Post by Nigel Smith

When reading the morning news recently, I was stunned to come across the following headline: Patients aren’t sold on virtual health benefits, payers find.We live in a tech-obsessed world in which American adults spend more than 11 hours per day watching, reading, listening to or simply interacting with media. So why aren’t patients embracing virtual care with the same excitement as other technologies?

Improving Existing Models

Sure, I get that a quick Facetime with one’s better half or a fun few mins with your kids is slightly different than being on video chat with your doctor. But let’s be honest — when was the last time you actually felt like a visit to your MD for something rather mundane left anything beyond a neutral feeling about the experience.

Was it on time? Did you have to take a half day from work? How much did it cost beyond the expected co-pay? Personally, I’m not all that ‘satisfied’ that my efforts to get in front of a clinical person are worth it most of the time. I’m not embarrassed to admit I can’t even name my PCP.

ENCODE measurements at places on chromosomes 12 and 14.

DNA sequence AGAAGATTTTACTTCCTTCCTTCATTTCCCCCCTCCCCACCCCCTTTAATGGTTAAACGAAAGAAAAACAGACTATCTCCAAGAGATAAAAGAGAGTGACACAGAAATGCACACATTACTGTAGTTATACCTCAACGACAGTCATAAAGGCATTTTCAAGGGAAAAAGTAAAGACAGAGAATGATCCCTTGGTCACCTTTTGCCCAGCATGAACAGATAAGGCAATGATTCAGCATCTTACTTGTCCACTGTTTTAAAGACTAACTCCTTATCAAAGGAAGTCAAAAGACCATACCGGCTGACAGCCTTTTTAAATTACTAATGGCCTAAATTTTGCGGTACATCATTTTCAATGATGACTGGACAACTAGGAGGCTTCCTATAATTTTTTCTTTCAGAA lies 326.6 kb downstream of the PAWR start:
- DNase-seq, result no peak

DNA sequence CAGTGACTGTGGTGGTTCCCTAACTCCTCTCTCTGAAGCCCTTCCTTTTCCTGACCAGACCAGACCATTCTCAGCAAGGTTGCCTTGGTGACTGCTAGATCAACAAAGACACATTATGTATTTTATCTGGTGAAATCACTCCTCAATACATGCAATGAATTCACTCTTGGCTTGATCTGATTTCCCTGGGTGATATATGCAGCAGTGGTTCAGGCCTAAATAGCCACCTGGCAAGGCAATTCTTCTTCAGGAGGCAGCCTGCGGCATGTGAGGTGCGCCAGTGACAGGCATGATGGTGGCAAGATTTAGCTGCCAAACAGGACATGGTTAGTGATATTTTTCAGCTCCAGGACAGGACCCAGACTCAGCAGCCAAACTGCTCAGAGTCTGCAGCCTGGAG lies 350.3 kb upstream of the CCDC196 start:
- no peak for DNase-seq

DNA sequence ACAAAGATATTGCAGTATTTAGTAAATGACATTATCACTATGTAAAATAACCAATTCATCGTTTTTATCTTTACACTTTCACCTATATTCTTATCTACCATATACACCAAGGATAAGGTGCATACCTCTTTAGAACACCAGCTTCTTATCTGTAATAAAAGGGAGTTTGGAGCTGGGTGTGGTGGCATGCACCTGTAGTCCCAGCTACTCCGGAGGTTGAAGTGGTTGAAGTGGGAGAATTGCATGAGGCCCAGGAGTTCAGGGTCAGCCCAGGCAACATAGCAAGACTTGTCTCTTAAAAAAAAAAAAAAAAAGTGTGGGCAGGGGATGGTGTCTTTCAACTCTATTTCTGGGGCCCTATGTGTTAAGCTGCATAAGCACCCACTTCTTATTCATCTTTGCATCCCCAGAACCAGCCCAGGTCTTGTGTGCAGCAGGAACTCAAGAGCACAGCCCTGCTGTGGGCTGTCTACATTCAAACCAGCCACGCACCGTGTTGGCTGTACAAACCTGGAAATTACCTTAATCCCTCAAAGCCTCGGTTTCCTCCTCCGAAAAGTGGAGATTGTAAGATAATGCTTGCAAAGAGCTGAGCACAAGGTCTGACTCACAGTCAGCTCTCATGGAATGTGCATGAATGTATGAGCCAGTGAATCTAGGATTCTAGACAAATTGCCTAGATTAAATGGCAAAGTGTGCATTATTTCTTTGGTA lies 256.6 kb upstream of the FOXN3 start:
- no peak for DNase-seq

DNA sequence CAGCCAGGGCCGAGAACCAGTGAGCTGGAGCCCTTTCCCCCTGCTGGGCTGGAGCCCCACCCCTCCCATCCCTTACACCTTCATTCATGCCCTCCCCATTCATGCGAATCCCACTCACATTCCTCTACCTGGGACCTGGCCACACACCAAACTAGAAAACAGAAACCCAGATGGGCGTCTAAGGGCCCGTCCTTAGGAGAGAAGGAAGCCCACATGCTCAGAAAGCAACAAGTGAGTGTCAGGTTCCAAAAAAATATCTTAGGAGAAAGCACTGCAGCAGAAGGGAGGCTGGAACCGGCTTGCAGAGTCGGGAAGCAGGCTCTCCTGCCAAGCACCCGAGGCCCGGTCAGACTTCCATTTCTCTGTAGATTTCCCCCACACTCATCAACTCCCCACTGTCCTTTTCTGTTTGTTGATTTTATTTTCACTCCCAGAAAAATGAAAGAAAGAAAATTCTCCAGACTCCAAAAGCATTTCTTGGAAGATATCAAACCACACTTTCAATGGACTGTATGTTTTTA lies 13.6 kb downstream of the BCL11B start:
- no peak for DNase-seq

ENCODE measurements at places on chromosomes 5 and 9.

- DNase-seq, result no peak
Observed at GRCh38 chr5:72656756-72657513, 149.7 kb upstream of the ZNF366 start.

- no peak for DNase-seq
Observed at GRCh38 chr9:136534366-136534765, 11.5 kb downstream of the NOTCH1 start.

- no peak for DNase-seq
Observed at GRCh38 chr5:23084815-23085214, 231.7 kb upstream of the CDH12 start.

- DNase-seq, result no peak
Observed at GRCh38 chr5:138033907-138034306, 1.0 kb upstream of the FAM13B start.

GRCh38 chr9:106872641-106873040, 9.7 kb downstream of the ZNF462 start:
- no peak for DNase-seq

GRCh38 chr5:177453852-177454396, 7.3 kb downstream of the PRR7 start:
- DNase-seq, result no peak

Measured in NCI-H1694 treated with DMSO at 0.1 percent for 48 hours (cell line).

What Does the Future of Virtual Health Hold?

We trust an app on our phones to manage everything from our calendars to our finances, careers and social relationships, so it seems like patients should be more open and receptive to new ways to access healthcare.

If Apple can receive FDA clearance for the iPhone’s ability to measure heart rhythm, I have to assume we’ll be seeing more virtual diagnostic tools soon. Imagine having an at-home otoscope that would allow doctors to virtually diagnose ear infections and save parents the trouble of taking their sick child to the pediatrician all winter long. Both of my children had chronic ear infections when they were under the age of two and having access to this kind of care would have been a lifesaver – and timesaver – both at home and in the workplace.

As healthcare journalist and Twitter fan-favorite @chrissyfarr has pointed out — the healthcare system sucks and is not designed for the individual patient. Certainly not all options will improve virtual health, and not all platforms will be well-received by every patient. What is true is that current models of care have room for improvement, and I applaud those trying to improve the patient experience and outcomes through tech.

Nigel Smith is the CEO and founder of Next Step Communications.